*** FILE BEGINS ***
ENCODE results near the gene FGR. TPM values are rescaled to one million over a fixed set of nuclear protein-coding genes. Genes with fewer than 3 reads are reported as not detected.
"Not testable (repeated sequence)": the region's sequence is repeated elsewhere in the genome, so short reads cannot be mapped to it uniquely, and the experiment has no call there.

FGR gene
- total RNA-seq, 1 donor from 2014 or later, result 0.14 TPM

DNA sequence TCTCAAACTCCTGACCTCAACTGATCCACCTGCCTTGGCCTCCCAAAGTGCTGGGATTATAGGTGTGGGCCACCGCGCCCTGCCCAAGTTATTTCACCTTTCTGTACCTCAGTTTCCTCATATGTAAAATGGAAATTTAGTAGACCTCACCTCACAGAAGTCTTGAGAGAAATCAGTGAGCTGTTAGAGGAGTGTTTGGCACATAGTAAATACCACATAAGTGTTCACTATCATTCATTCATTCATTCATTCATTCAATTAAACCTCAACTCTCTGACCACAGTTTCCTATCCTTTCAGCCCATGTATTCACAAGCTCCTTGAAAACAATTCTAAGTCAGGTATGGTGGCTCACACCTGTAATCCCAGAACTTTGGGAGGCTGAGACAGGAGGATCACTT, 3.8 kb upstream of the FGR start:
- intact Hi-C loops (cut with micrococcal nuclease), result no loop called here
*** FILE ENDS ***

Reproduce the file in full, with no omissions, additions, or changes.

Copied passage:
ENCODE results near the gene FGR. TPM values are rescaled to one million over a fixed set of nuclear protein-coding genes. Genes with fewer than 3 reads are reported as not detected.
"Not testable (repeated sequence)": the region's sequence is repeated elsewhere in the genome, so short reads cannot be mapped to it uniquely, and the experiment has no call there.

FGR gene
- total RNA-seq, 1 donor from 2014 or later, result 0.14 TPM

DNA sequence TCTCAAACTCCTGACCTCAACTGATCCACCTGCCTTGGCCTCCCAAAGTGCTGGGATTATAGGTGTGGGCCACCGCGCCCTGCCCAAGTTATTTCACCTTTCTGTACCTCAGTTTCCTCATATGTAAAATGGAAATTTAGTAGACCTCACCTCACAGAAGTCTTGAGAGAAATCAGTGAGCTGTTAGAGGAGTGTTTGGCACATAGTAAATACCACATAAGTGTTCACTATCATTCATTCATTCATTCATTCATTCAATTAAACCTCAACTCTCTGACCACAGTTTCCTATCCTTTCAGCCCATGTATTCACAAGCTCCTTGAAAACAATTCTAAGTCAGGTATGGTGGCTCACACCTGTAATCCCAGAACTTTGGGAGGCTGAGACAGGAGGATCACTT, 3.8 kb upstream of the FGR start:
- intact Hi-C loops (cut with micrococcal nuclease), result no loop called here